Making matters worse is that Ukraine is playing this very “Czechoslovakia circa 1938,” fobbing it off as business as usual – all talk/no action Putin – something South Korea never does, despite the almost incessant non-aggressive aggression from the North and whatever chubby nutcase is engineering it. It also doesn’t help that no one in Europe, least of all France and Germany (and Germany has made it clear due to pipeline oil issues, it does not want to side with the U.S. in this affair no matter the threat to its border interests), is remotely excited about a twenty-first century ground war.

For whatever it’s worth, which if recent history is any indication, is nothing, Russia has publicly stated through its venerable Foreign Minister, Sergey Lavrov that they have no intention of invading Ukraine. “We do not want wars, but we won’t allow our interests to be rudely trod upon or to be ignored,” Lavrov, who is also Russia’s representative at the United Nations, said this week. Much of this rhetoric stemming from talk for months of Ukraine joining NATO, a George W. Bush 2008 dream that got under Putin’s skin, which eventually led to the Trump-backed anti-Bush, anti-NATO wing of the Kremlin during the 2016 U.S. presidential election. For its role in all this, the Ukraine has no plans to join NATO, something Biden has acknowledged.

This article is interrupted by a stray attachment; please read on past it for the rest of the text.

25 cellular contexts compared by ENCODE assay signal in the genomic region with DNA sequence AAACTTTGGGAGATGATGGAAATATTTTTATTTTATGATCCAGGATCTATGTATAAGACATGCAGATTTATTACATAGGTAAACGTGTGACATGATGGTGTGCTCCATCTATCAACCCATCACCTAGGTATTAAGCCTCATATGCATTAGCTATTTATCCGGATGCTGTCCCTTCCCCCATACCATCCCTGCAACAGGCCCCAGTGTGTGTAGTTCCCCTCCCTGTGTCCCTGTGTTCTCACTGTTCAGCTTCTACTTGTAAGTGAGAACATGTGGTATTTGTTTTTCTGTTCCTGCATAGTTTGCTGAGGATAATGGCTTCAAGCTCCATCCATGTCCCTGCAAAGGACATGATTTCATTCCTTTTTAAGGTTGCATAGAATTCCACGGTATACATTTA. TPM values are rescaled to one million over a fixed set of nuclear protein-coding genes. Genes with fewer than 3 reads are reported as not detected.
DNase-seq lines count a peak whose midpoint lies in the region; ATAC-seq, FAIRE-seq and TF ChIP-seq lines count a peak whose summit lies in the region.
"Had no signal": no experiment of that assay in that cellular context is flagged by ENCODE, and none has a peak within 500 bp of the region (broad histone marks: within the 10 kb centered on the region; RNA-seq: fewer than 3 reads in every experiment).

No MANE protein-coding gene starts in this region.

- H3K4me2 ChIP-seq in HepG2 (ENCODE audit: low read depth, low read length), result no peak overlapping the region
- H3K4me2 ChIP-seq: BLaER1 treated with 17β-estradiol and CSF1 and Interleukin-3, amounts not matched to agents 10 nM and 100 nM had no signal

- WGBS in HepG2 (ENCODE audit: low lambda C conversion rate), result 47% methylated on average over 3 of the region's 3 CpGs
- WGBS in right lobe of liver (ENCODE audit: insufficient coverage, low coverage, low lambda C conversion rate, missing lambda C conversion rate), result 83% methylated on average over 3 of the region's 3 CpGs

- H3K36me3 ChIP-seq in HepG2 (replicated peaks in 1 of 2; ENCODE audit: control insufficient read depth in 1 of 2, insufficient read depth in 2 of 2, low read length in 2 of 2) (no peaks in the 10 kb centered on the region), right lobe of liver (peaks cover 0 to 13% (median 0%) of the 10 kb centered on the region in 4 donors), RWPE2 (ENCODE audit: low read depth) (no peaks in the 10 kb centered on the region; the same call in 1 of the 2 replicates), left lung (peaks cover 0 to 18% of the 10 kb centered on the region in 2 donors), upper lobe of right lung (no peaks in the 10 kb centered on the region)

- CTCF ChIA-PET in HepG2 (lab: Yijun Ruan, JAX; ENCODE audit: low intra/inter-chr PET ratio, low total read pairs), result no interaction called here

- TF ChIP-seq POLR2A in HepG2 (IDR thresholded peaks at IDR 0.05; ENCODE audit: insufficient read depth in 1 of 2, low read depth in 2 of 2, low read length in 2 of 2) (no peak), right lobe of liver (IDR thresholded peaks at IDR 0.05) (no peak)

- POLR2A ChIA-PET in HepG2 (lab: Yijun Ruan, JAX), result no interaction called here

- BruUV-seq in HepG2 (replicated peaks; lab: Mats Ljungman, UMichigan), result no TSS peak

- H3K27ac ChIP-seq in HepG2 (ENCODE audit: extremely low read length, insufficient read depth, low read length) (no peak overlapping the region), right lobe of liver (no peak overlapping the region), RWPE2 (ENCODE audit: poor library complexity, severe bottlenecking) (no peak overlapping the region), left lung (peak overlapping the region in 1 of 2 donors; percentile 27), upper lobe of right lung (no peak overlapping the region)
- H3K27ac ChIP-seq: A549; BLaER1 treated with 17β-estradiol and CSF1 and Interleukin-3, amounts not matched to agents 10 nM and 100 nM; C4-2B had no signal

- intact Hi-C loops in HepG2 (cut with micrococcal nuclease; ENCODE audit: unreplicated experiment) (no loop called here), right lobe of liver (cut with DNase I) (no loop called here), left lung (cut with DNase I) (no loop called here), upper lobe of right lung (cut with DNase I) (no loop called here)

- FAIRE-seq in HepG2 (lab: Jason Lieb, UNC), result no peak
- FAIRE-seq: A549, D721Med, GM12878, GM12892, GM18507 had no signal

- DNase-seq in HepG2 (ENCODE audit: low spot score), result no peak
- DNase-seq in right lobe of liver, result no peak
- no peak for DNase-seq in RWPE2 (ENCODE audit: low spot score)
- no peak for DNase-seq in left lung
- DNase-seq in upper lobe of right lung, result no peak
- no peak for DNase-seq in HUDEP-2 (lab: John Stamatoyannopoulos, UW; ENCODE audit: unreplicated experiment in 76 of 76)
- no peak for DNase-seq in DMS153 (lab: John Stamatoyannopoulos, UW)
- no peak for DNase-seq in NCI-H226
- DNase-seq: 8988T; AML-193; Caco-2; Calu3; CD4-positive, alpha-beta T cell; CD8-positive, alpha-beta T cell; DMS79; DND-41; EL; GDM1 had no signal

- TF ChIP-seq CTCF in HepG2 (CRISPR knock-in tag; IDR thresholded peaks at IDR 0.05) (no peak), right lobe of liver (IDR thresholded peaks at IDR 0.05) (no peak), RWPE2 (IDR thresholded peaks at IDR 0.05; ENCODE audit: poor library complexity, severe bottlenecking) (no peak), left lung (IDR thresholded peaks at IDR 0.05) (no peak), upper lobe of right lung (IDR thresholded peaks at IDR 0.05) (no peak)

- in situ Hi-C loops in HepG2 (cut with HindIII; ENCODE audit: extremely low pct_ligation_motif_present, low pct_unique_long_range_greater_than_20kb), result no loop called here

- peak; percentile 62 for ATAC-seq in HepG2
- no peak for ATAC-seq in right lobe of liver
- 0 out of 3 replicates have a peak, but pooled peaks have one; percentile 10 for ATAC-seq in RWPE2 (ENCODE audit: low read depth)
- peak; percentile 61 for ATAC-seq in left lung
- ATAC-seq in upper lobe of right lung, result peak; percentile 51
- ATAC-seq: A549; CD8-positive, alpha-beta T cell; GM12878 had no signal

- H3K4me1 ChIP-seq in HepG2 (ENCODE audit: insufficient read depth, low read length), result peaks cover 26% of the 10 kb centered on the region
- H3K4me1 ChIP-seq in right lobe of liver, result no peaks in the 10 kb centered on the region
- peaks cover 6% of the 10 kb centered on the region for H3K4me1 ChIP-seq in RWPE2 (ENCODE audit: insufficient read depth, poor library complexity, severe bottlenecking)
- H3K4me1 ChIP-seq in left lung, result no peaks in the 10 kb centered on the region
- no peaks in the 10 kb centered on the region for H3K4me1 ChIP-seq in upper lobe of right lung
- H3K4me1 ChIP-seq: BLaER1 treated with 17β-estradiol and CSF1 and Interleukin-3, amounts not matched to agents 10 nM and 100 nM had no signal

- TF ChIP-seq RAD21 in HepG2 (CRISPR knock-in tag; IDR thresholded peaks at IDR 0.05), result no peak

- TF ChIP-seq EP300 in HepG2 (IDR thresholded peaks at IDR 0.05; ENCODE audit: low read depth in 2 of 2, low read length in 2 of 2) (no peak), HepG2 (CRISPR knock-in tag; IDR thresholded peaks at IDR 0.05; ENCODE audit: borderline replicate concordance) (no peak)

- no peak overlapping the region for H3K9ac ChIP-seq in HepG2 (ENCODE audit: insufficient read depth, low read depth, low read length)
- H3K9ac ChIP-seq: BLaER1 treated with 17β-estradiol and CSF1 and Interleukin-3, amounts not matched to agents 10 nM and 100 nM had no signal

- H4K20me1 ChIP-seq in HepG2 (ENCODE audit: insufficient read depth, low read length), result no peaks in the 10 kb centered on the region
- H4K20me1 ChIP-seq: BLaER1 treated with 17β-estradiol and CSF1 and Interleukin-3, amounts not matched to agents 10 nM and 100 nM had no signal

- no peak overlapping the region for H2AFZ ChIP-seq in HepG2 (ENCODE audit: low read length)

All of this provides insight into Putin’s gambit as ill-conceived and not entirely supported by his faux government. So, it might eventually need diplomatic face-saving. Not to mention that Russia’s current post-pandemic economy is weak, far weaker than ours, and needs European oil dollars to subsist. Wars are costly. And Putin can’t afford it.

Not sure who said that “history finds us” or how “we don’t choose our moment it chooses us” or whatever paraphrase you’d like to cite in that direction, but this is where Joe Biden stands now. Thank goodness we have a functioning State Department again. Talks are ongoing, and it must be clear to even a loon like Putin that this is not a wise move. There should be a sign above his desk that reads the mirror image of my stance: War with the United States is never an option.

Yeah, going to war with Russia is not an option.

Ever.  

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ALL EYES ON THE COMMONWEALTH